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Southern California's new ocean parks open January 1
On January 1, 2012, California will take a huge step forward in ocean protection with the establishment of a series of underwater parks, or "marine protected areas," created through the Marine Life Protection Act (MLPA) to preserve some of the state's most iconic coastal areas for the use and enjoyment of future generations.
California is the most visited state in the country, with natural wonders like Yosemite, Big Sur and Pismo Beach drawing tourists from all over. On January 1, the state of California will unveil its latest attraction: a network of underwater parks dotting southern California’s coast like a string of pearls.
The latest in a statewide chain of marine protected areas created through the Marine Life Protection Act (MLPA), the new parks will provide new opportunities for world-class wildlife viewing at some of the region’s most popular tourist destinations, including La Jolla, Laguna, Malibu, and Catalina Island.
These parks will help ensure the beaches, tidepools, surf breaks and offshore islands southern California is known for—along with the kelp beds, rocky reefs, and submarine canyons few visitors experience—will remain wild and beautiful. With southern California’s coastal tourism-based economy employing close to 300,000 people and contributing $12 billion to state’s GDP, ocean protection is good for the economy and environment.
As fish thrive in protected areas, so too do the marine mammals and sea birds that feed on them. Underwater parks support the whole web of life, allowing visitors to glimpse a truly healthy, abundant coastal ecosystem. Marine protected areas are doing for California’s ocean what Yosemite did for the Sierra—protecting our natural heritage and allowing people to appreciate the wonder and beauty found right here in our own state.
These protections come at a critical time: southern California fishing catch value has dropped 40 percent since 1990, and number of two key sportfish, kelp bass and barred sand bass, have declined 90% in the same period. The new parks preserve fish breeding and feeding grounds, so they will help to replenish fisheries while also providing opportunities for fun and learning. Most are located alongside public beaches and land-based parks, where interpretive programs and signs will provide a window into the underwater world.
The new southern California underwater parks join a growing statewide system that includes Point Lobos, Ano Nuevo, the Farallon Islands, and Point Reyes. You can access maps at http://www.dfg.ca.gov/mlpa/maps.asp. Some of the highlights of the new south network are:
1. Catalina Island (26 miles off the coast of Los Angeles)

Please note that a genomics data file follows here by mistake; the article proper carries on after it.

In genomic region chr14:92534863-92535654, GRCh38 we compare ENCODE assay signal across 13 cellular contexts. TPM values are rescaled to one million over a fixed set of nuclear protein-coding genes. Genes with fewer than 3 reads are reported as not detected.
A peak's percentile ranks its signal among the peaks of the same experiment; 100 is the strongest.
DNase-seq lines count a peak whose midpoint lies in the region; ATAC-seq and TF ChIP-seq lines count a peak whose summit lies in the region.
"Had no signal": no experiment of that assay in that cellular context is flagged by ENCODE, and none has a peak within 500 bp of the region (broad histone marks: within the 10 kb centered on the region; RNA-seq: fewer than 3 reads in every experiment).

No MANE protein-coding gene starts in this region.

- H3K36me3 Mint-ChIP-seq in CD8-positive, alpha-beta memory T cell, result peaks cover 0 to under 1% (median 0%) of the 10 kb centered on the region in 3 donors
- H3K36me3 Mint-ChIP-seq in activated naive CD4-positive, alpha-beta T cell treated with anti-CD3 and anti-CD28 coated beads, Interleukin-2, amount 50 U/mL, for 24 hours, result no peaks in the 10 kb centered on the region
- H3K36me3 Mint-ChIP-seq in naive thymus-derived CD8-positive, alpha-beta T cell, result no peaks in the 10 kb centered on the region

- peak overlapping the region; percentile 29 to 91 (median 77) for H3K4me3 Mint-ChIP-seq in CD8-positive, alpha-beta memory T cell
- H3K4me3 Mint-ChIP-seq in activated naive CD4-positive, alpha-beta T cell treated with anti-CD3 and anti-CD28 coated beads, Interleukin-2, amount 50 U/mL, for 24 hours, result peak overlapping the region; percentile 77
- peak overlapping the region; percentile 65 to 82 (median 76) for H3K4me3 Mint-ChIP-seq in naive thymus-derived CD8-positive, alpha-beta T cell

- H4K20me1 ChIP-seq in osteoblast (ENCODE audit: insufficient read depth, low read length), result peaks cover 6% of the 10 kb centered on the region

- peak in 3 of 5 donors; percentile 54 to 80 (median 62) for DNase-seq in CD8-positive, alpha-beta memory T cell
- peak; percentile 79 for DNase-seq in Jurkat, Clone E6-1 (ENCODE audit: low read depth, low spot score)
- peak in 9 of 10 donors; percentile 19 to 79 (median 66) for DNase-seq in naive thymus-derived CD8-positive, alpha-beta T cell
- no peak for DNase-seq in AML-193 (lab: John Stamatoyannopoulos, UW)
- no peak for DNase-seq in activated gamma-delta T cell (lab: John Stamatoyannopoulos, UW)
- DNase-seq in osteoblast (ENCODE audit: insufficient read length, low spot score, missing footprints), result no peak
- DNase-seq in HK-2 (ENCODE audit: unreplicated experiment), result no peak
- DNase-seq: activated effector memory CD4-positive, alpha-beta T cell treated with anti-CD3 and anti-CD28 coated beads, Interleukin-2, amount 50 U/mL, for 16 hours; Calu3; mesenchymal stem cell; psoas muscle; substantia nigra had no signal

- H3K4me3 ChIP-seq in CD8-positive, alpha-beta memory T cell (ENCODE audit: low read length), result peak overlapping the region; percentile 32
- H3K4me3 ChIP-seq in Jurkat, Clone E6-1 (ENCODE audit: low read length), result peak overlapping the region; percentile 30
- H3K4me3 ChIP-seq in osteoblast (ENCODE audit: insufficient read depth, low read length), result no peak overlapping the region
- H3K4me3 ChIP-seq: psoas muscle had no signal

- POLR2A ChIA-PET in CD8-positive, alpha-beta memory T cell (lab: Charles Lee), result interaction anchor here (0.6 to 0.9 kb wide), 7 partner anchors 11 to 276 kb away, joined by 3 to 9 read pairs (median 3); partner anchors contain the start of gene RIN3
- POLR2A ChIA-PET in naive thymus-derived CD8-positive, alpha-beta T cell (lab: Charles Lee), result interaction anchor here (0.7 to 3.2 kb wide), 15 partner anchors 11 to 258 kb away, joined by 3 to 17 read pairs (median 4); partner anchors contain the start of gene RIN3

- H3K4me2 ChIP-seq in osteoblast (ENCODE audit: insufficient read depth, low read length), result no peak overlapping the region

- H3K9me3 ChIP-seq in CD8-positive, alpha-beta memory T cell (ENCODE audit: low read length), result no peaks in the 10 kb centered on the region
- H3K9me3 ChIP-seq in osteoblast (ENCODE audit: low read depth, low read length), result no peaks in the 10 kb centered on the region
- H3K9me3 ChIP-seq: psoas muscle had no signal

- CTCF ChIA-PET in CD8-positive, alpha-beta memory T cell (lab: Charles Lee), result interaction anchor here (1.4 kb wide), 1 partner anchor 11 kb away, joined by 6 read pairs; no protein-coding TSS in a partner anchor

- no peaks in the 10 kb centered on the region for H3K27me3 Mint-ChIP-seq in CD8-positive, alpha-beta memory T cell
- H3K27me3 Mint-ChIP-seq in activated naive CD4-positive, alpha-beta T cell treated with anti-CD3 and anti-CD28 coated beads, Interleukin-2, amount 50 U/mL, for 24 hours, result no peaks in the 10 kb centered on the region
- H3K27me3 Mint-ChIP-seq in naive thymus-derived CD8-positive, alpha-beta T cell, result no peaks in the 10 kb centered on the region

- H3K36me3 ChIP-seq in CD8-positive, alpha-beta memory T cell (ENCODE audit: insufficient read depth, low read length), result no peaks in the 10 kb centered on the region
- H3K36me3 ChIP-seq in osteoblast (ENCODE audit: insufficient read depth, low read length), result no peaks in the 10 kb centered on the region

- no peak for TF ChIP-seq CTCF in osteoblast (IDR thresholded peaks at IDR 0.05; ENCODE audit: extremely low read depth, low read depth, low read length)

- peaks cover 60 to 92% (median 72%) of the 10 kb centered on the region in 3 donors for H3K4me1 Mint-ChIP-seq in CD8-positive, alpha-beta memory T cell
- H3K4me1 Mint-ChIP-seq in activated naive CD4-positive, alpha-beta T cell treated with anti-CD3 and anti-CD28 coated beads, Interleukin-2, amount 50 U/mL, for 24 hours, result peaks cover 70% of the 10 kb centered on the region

Catalina’s magnificent ocean life draws 800,000 visitors each year, many of whom come to fish, dive, snorkel, kayak, or enjoy the beaches. New protections for this popular recreation destination will keep the local wildlife and economy thriving.
2. Point Dume (Santa Monica Bay)
Nearby state parks and county beaches provide ample public access to Point Dume’s abundant sea life. However, the area’s popularity with local anglers has caused worrisome declines at well-known fishing spots like Big Kelp Reef and the Paradise Cove Pier. The new underwater park at Point Dume will protect the undersea canyon that acts as a fish nursery, helping to repopulate the rest of Santa Monica Bay. It will also ensure that tidepoolers, kayakers, divers and other visitors can continue to enjoy a thriving marine environment, spotting the halibut, black sea bass, and migrating grey whales the area is known for.
3. Laguna (Orange County)
The community of Laguna Beach is passionate about their coast, and they worked to secure permanent protection for this jewel of Orange County, creating a “marine reserve” that extends the length of the city’s coastline. There will also be new offshore protections for the waters of Crystal Cove and Dana Point. The new parks connect with existing land-based protections, creating pockets of nature along this densely populated part of southern California’s coast.
4. South La Jolla (San Diego)
Each year, more than two million visitors come to La Jolla Shores to swim, dive, snorkel, or walk the beach. The area’s famous kelp forest has been compared to the Amazon rainforest for its diversity of life. Southern La Jolla is the biological heart of this area, and on January 1 will become an underwater park, protecting the natural resources that make La Jolla one of southern California’s most iconic coastal attractions.
For more information on marine protected areas, please visit http://www.caloceans.org.